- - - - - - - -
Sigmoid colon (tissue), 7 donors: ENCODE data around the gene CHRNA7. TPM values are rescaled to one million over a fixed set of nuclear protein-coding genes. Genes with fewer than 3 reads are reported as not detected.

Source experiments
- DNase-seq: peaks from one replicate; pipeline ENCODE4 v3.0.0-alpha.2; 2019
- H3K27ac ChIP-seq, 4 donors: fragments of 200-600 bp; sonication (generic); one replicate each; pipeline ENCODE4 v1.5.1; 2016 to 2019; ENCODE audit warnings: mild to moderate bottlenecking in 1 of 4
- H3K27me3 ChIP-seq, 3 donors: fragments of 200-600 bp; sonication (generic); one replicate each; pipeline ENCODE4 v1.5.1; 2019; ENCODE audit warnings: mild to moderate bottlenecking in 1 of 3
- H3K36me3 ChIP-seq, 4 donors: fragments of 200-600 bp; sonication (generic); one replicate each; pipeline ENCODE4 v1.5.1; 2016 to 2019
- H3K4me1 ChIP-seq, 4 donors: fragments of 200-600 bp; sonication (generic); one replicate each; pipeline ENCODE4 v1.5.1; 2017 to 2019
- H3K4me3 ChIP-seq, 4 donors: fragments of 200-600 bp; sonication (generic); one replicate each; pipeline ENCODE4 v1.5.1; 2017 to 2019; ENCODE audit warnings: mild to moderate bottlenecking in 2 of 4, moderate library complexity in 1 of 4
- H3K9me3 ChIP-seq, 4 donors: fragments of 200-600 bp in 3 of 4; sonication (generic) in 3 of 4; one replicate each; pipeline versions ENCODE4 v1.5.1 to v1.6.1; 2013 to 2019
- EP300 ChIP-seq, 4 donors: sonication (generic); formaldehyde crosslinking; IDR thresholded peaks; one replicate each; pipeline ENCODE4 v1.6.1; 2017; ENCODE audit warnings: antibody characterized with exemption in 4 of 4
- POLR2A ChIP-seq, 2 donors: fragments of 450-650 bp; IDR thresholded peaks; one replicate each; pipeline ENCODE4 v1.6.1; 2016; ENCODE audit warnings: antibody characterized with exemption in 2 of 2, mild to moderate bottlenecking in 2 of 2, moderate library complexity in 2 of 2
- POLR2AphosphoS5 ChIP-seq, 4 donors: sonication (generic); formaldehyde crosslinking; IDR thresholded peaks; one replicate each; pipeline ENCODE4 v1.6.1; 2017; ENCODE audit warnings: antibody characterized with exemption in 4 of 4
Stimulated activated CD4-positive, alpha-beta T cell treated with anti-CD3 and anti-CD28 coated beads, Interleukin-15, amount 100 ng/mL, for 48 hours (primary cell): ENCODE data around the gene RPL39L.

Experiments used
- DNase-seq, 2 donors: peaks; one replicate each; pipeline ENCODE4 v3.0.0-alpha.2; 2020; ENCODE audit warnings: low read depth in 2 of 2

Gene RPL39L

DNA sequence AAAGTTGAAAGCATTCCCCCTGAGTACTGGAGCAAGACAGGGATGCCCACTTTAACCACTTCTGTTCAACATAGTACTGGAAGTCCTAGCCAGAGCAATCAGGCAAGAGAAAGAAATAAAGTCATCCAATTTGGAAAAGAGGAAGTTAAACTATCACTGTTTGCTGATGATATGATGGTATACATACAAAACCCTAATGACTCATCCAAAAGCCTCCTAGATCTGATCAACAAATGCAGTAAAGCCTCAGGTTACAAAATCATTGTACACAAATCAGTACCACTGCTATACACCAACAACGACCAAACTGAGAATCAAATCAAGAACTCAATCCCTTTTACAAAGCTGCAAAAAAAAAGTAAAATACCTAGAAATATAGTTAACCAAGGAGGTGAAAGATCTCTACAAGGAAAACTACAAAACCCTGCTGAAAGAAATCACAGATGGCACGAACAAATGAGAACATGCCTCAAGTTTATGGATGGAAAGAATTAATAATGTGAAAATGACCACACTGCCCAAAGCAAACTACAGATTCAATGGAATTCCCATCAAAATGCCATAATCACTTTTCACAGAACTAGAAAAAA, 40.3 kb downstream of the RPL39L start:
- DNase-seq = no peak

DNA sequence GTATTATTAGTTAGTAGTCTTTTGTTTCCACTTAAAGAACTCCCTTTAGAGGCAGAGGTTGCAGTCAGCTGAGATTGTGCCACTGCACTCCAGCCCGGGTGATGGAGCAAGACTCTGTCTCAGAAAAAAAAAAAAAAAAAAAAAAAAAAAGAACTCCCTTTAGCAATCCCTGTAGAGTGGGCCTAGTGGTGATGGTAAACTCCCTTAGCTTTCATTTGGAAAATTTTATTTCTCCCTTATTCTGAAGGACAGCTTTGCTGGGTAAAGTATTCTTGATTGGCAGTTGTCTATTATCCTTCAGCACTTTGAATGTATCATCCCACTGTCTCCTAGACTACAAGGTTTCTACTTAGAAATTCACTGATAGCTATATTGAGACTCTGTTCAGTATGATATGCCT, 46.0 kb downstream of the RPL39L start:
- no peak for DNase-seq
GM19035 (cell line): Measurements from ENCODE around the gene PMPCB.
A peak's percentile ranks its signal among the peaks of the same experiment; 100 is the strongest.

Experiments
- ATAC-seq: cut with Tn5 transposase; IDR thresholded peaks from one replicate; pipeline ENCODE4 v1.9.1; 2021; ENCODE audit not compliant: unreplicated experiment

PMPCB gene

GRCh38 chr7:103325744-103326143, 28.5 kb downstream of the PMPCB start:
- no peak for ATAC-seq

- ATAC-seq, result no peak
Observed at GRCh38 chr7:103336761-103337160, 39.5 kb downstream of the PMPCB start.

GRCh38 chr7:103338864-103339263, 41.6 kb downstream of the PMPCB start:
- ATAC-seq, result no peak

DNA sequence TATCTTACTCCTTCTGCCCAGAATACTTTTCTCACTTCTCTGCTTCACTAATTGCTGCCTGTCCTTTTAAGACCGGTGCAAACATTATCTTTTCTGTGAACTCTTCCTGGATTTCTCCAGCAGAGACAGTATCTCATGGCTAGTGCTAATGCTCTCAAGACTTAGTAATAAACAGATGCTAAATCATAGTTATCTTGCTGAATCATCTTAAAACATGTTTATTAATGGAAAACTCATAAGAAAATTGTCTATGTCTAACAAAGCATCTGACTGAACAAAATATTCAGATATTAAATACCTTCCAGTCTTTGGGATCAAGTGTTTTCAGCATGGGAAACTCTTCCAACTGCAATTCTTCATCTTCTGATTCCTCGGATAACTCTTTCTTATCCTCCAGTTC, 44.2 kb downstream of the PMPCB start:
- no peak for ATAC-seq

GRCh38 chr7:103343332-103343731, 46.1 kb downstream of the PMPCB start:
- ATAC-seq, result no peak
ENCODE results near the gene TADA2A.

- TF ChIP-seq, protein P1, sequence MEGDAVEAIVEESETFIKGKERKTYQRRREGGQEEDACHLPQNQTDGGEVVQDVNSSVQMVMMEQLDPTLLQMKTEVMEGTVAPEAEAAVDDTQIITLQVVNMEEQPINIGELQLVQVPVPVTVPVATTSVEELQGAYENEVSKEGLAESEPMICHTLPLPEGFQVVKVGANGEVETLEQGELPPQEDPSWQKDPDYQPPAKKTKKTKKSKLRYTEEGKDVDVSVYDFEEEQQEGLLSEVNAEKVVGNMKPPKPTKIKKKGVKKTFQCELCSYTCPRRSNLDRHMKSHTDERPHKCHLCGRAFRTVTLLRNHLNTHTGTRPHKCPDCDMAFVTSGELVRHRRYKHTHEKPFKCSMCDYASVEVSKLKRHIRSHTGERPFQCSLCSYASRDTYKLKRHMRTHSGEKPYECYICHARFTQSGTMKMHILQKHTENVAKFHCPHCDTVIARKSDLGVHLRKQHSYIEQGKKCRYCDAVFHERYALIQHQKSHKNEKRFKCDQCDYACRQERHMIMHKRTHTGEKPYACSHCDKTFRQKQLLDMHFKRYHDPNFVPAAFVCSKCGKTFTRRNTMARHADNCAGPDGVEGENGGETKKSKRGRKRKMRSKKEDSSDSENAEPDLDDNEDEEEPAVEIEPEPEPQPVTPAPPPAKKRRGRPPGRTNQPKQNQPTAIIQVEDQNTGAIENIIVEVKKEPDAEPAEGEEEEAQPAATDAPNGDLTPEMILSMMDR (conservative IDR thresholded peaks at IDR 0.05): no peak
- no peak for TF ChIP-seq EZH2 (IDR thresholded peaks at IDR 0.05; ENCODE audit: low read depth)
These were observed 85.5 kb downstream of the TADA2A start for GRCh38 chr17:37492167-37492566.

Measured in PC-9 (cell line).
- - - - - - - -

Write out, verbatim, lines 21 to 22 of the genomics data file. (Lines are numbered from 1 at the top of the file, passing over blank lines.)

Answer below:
GM19035 (cell line): Measurements from ENCODE around the gene PMPCB.
A peak's percentile ranks its signal among the peaks of the same experiment; 100 is the strongest.